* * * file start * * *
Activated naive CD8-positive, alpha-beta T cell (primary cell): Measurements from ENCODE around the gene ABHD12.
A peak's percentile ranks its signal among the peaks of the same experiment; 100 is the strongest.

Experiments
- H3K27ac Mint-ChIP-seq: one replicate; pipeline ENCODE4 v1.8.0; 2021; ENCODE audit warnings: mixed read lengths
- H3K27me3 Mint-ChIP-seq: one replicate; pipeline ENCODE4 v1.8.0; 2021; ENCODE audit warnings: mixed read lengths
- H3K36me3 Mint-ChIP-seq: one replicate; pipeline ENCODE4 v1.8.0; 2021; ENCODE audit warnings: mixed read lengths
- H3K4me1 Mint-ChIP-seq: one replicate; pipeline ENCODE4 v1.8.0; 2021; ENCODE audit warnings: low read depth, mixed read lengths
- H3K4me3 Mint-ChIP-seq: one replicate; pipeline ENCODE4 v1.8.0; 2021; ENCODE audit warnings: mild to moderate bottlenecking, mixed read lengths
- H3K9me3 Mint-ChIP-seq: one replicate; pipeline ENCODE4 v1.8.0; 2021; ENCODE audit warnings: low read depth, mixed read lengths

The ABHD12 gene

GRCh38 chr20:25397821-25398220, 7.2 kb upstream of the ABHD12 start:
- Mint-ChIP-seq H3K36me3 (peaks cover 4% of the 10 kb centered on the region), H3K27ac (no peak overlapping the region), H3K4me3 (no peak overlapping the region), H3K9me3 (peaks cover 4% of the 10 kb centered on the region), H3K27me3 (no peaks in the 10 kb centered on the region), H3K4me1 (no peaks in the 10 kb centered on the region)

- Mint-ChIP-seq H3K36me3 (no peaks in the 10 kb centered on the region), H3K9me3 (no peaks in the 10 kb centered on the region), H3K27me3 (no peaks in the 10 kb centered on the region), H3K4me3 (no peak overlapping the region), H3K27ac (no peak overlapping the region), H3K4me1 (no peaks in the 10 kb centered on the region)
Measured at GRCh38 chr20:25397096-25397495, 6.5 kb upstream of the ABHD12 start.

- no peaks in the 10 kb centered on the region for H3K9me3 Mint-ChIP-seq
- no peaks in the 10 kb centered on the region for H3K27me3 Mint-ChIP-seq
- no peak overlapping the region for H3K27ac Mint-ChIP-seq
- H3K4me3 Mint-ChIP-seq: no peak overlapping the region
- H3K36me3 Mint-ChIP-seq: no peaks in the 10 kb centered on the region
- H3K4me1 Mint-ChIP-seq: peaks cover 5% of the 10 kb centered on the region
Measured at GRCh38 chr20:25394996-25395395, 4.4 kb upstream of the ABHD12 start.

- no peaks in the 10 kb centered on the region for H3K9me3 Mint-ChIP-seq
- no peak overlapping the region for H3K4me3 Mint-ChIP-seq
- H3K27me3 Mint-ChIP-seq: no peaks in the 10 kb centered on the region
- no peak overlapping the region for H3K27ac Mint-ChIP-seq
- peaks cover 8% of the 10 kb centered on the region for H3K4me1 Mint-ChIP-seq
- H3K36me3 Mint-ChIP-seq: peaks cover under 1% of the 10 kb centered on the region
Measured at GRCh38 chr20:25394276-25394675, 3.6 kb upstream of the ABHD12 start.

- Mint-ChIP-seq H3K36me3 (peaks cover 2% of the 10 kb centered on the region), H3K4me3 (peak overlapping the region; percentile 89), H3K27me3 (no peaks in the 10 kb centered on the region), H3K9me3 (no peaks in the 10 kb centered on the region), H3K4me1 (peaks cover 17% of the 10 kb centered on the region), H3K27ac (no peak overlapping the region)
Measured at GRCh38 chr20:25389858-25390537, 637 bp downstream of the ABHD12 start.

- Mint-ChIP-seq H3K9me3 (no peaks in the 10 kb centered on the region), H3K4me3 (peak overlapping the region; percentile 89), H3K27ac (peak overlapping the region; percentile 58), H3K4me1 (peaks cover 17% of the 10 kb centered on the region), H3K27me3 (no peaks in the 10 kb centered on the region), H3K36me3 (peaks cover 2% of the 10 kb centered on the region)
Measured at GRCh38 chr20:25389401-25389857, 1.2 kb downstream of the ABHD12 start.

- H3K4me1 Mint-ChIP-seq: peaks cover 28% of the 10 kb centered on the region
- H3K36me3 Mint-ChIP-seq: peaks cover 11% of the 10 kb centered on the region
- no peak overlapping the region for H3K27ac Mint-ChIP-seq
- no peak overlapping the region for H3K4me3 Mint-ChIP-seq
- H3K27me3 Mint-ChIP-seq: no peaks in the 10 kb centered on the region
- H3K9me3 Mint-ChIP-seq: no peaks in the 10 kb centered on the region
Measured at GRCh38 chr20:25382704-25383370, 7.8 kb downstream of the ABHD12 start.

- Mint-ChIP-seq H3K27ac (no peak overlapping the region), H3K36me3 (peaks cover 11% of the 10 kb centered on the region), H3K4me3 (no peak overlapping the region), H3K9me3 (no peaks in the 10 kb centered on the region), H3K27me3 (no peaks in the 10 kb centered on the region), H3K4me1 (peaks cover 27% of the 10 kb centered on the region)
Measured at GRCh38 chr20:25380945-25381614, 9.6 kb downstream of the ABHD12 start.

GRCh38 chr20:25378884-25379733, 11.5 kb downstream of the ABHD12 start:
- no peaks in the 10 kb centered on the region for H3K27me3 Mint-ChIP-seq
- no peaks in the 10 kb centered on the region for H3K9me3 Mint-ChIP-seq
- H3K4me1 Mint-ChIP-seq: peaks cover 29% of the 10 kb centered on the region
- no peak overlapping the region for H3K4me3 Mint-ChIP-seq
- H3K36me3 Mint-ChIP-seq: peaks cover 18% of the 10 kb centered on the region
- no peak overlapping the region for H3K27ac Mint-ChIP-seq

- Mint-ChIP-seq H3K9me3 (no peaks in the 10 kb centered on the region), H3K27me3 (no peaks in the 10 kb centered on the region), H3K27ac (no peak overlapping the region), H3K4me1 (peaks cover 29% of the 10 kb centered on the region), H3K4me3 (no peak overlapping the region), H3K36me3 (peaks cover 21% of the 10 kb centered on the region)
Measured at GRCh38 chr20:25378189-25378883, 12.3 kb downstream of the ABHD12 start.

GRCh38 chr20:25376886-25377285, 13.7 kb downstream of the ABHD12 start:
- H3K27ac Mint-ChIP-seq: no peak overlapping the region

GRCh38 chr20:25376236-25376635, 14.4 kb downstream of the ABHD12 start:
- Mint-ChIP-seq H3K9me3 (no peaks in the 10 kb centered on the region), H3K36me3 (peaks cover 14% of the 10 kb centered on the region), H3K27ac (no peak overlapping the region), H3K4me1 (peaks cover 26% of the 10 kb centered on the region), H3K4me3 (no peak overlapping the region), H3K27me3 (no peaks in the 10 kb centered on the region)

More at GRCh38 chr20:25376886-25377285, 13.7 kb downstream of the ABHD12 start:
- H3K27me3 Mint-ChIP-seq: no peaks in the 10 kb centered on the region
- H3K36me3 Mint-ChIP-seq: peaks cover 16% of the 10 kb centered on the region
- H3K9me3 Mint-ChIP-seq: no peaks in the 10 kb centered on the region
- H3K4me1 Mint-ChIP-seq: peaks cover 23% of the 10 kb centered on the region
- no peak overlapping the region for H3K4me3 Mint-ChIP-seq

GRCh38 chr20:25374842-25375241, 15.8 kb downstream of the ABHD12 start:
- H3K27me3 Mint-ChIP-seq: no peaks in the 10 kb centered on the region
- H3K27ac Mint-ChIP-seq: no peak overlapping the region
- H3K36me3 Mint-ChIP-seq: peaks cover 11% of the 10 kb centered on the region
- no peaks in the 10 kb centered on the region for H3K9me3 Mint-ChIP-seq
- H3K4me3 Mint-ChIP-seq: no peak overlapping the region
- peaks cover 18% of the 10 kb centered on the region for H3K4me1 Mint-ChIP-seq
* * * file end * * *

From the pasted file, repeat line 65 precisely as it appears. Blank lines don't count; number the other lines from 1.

- no peaks in the 10 kb centered on the region for H3K9me3 Mint-ChIP-seq